Results showed that the majority of the study participants had household computers (80%, 8/10) and all of them were using the Internet (100%, 10/10). The frequency of using computers daily was 90% (9/10) compared to 10% (1/10) who used computers once a week. The frequency of using the Internet daily was 100% (10/10). More than half of them were using the Internet to find breastfeeding related information (60%, 6/10) compared to the 40% (4/10) that never used the Internet. Of those who used the Internet, 40% (4/10) used it rarely, compared to those who either used it once a week (10%, 1/10) or once a month (10%, 1/10). Only 20% (2/10) of the study participants agreed that they always found relevant breastfeeding information on the Internet compared to the other 20% (2/10) who would sometimes find relevant information related to breastfeeding. There were 20% (2/10) of the study participants that rarely found relevant breastfeeding information on the Internet (shows familiarity with the use of technology and breastfeeding information).
There were 6 tasks assigned to each study participant. One hundred percent of the study participants did not need assistance to complete any of the tasks. The average total time taken to complete all the tasks was 17.4 seconds (SD 6.39). More time was taken to complete certain tasks (). There were three tasks that were completed during the first attempt, compared to the others that were completed during the second attempt. No assistance was needed to complete any of the tasks.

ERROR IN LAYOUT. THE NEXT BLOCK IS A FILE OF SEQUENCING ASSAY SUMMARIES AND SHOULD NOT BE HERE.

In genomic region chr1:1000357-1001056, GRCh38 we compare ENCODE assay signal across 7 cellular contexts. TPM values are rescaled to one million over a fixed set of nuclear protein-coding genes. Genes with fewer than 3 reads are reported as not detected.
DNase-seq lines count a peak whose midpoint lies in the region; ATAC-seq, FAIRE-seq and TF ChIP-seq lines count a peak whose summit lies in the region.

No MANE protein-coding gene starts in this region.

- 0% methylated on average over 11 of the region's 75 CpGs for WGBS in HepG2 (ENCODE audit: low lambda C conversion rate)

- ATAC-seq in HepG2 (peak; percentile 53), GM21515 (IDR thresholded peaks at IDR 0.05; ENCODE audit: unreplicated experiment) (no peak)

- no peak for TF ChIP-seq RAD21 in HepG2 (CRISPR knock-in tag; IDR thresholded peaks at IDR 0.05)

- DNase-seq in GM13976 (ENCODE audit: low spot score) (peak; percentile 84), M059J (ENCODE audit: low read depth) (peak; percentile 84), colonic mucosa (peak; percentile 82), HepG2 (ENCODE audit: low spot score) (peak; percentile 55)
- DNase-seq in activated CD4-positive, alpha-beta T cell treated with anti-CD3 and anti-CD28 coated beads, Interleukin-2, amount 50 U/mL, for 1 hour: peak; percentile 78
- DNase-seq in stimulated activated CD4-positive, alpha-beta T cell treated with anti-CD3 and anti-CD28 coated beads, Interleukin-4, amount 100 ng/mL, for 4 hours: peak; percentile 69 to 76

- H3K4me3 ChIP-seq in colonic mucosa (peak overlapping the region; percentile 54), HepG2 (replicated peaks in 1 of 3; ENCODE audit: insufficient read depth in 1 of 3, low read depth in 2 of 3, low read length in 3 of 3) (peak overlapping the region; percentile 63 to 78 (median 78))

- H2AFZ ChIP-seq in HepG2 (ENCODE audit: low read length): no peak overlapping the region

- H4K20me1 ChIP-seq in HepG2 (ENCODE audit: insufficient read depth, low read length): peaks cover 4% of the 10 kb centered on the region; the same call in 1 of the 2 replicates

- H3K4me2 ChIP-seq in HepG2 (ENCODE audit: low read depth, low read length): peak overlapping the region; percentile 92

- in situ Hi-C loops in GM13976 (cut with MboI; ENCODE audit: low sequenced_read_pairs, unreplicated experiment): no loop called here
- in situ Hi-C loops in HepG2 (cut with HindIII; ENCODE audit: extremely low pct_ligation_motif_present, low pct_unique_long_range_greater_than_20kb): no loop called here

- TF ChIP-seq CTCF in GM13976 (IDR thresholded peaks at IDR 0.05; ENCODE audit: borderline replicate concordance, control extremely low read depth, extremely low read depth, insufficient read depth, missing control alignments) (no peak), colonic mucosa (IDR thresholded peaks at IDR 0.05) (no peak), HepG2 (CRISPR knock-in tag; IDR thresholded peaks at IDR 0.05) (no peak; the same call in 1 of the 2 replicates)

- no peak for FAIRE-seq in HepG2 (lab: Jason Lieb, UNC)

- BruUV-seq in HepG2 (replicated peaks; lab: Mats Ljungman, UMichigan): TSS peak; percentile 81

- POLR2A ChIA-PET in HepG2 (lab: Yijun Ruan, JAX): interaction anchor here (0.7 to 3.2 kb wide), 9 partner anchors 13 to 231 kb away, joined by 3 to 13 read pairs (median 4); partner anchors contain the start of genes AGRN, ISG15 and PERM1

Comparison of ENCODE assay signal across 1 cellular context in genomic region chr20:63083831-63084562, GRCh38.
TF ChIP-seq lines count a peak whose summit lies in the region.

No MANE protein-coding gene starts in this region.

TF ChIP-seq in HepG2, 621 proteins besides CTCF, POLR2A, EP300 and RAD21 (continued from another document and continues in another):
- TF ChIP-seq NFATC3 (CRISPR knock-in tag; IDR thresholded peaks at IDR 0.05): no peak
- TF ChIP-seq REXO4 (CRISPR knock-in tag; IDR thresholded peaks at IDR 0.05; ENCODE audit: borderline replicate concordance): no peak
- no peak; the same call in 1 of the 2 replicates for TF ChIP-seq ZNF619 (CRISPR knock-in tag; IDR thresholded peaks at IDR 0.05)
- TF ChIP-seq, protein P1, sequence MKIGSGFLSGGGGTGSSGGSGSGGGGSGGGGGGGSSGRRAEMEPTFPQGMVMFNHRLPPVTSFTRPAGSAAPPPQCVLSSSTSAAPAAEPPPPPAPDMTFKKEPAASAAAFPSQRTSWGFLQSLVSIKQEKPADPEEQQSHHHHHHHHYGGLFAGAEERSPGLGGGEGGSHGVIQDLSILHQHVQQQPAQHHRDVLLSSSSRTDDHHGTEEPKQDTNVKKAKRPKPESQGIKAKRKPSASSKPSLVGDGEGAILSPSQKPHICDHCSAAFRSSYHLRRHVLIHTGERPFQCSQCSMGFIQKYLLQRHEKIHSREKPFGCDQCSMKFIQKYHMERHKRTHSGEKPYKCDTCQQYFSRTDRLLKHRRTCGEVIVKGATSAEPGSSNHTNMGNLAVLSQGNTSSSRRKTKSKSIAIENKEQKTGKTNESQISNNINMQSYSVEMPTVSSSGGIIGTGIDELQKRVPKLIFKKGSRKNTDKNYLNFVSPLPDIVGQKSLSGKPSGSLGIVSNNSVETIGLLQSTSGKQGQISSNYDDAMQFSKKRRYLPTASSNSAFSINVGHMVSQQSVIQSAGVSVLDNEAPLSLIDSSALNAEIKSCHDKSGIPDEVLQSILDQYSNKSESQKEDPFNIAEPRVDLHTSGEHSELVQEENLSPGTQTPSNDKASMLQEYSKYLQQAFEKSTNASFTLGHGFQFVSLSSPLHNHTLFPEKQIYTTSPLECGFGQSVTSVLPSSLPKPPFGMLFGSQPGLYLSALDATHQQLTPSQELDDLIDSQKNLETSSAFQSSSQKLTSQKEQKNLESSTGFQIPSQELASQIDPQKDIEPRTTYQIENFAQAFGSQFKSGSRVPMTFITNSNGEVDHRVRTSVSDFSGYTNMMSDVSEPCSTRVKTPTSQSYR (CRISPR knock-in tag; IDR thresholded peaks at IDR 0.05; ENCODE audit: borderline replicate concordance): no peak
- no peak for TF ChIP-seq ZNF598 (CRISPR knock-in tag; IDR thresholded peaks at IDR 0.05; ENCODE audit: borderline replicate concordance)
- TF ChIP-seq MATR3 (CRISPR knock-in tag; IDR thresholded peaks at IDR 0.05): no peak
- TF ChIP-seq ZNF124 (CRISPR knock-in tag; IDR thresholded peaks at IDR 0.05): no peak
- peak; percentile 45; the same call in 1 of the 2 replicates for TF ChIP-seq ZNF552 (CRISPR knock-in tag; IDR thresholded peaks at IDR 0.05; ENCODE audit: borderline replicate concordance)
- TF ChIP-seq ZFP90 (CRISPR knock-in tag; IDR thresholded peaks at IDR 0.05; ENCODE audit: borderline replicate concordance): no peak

Thematic Analysis Using Think Aloud Data
One hundred percent of the study participants agreed that the educational content enhanced with visual images was sufficient to meet their informational needs related to breastfeeding. However, one participant suggested of “having more information about milk storage and pumping breast milk.” Two participants agreed about having additional pictures and less text to enhance their understanding about the breastfeeding related information “I am a visual person, it helps me understand better.”